Using The Cascade
In this post, I am going to explain the benefit of exploiting the 'cascading' part of CSS to solve everyday styling problems more efficiently and effectively. The example problem I have chosen is that of clearing content after floats. For those not familiar with the problem that necessitates clearing, it effects elements that appear directly after floated elements in the markup. These elements are pulled up the page to rest behind the floated element(s), obscuring their content and generally making a mess of the page.
The problem is easily solved by applying the
clear:both declaration to the obscured element. This forces the element down the page so that it appears below (not behind) the content preceeding it:
However, a problem occurs when your layouts begin to evolve and new content is created or elements are moved around: You have to keep checking that the right elements have
clear:both applied. Worse still, a content manager not familiar with the problem might replace the content under a float with different content which lacks the
get-down-damn-you class and panic because they have no idea why the page has gone awry.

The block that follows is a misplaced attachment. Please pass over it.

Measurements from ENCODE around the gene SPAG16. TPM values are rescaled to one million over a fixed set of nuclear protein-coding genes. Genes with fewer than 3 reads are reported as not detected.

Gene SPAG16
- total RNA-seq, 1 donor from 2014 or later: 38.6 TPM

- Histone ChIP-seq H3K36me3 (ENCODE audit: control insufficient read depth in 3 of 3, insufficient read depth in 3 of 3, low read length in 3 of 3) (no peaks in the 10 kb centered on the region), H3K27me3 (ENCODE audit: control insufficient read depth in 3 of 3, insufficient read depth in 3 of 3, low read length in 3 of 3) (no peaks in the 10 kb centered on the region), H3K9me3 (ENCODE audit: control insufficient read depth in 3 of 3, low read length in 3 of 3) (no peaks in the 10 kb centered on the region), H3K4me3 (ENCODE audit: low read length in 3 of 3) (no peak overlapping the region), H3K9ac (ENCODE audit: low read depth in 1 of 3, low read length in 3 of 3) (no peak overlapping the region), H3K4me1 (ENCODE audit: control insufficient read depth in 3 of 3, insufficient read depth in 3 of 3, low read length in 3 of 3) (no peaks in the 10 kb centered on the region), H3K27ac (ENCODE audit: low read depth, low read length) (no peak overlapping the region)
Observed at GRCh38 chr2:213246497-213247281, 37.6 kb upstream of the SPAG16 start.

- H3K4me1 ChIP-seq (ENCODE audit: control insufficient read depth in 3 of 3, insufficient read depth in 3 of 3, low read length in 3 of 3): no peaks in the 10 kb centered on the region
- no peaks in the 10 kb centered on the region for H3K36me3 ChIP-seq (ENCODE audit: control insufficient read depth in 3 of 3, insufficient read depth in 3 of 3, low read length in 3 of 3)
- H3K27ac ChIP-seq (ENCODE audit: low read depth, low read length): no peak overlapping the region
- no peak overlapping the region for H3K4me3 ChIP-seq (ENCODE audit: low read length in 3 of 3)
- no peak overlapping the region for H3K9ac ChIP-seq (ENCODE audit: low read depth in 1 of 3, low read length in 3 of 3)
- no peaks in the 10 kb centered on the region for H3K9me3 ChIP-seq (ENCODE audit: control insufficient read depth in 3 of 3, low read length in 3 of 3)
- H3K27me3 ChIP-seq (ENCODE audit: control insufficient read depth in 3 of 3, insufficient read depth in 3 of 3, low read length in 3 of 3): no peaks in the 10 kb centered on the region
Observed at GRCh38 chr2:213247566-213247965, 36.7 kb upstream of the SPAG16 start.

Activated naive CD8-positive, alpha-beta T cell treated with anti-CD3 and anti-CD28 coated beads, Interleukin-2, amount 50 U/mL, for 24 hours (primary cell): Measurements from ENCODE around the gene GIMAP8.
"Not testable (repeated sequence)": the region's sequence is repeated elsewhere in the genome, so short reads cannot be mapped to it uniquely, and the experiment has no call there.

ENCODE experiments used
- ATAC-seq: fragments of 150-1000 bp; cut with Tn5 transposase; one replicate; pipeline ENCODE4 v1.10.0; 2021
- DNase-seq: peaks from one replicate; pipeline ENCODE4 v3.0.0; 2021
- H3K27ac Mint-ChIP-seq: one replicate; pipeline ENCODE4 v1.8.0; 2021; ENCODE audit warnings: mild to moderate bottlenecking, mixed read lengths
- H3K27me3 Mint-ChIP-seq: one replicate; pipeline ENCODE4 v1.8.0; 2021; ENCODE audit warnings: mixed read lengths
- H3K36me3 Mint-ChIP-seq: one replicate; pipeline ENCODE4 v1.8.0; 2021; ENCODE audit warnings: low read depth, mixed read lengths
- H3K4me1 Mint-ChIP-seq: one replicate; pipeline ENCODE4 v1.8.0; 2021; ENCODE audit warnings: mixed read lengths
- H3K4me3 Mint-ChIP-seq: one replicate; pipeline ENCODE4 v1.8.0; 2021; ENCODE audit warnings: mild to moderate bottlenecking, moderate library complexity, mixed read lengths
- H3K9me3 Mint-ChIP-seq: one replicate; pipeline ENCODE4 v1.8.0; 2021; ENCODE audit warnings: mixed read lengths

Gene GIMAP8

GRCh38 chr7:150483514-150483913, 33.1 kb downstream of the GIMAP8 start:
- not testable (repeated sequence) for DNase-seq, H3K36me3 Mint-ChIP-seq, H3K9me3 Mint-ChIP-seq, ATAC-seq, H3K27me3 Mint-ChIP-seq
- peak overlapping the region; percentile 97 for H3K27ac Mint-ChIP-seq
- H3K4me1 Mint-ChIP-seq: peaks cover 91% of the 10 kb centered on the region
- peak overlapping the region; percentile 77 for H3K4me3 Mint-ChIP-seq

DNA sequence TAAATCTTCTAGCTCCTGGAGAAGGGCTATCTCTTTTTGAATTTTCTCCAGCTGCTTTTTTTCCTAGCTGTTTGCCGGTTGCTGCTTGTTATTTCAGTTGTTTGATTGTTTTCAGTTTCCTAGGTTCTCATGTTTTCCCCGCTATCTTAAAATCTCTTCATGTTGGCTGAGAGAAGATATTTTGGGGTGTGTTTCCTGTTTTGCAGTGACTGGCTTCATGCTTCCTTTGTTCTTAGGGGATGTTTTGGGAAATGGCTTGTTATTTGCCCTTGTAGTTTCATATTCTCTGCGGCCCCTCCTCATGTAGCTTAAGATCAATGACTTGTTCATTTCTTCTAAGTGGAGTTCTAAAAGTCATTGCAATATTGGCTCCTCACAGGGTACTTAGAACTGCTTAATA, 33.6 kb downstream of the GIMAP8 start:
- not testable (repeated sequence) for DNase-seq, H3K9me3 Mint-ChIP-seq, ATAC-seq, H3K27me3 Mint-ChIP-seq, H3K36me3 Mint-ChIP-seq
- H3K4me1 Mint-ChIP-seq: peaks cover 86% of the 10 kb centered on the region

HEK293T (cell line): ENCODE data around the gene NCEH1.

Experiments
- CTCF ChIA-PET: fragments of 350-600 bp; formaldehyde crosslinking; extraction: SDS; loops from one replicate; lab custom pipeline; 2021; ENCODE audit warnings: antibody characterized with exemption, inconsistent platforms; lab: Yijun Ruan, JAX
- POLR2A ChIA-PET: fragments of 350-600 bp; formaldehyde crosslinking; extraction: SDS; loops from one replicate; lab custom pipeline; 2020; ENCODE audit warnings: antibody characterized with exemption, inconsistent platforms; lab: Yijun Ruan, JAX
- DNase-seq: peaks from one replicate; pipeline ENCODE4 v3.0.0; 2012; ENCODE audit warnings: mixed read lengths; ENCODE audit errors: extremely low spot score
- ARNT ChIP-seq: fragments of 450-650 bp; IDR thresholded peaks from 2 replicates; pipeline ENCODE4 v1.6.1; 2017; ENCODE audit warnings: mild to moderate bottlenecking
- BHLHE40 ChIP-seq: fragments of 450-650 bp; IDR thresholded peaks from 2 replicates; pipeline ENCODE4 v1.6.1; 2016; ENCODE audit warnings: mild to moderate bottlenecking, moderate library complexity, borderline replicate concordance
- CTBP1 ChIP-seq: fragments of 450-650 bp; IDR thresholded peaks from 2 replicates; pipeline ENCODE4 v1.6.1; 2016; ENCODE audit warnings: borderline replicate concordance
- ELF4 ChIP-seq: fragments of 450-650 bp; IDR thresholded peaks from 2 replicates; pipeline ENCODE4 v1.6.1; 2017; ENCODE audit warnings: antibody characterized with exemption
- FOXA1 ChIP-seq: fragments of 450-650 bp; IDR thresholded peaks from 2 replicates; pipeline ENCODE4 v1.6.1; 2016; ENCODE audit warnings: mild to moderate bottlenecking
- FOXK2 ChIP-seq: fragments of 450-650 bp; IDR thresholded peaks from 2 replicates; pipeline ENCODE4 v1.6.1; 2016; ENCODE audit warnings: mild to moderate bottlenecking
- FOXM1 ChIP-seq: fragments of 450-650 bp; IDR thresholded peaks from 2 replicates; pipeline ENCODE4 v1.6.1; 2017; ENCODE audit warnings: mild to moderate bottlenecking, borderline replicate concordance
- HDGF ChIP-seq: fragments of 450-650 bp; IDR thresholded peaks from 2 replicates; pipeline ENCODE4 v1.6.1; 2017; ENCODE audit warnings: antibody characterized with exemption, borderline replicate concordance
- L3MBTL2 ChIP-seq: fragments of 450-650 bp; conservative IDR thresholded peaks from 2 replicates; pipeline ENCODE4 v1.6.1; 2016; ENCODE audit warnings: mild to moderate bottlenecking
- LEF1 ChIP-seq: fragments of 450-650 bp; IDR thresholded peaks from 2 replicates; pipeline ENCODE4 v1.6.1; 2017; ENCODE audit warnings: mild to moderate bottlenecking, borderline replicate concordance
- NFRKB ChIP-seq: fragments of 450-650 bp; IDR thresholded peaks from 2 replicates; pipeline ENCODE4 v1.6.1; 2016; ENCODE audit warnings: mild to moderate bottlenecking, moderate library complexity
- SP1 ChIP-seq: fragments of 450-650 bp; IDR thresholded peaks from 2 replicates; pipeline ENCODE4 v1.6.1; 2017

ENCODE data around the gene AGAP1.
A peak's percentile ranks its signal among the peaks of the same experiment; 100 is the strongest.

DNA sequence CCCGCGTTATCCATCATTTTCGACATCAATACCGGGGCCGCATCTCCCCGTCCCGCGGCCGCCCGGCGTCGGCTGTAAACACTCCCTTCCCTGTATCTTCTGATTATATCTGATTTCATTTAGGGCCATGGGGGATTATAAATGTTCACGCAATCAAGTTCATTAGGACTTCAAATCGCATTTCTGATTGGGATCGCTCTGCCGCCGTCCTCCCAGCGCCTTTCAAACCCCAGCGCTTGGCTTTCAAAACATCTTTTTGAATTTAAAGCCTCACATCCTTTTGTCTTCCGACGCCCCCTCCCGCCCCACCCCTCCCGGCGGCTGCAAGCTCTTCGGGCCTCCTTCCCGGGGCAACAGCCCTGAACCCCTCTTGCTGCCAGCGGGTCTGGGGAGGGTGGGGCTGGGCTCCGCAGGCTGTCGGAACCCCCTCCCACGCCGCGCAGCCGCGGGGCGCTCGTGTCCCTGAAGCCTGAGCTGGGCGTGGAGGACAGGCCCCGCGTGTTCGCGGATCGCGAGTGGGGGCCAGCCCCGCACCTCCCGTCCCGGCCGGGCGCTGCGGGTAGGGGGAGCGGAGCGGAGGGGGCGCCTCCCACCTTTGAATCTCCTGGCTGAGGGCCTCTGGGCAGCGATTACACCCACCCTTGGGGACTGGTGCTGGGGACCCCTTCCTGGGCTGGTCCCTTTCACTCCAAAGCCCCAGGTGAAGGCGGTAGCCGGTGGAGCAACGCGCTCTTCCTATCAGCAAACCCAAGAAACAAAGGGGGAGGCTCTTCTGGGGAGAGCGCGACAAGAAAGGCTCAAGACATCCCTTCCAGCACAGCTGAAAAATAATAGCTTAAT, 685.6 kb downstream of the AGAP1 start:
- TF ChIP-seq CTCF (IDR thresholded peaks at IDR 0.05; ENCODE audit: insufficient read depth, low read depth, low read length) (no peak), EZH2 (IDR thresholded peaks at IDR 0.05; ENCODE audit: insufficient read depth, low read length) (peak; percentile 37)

You could make use of the 'cascade' (read: Cascading Style Sheets) and declare all relevant elements to carry the
clear:both property as a default. For example:
This is a safe provision since
clear:both does not have any noticeable effect on elements in regular circumstances. In fact, the only elements it adversely affects are the floated elements themselves. Not to worry, we can use
clear:none to override this …
By making use of 'the cascade' we can place ourselves in a position where we only have to address the exceptions and, since we have to write out the CSS for each of our floated elements anyway, what's the bother with throwing in just one more property?
Using less.js we could take our forward planning one step further. First we would make two classes - one for a left float and one for a right float:
When we define our new element's styles, we can use a 'mixin' to include the properties from one of our classes in one line of CSS:
.floated-left; /* the 'mixin' */
Now that we have binded our 'float' and 'clear' properties together, we no longer need to remember that one requires the other.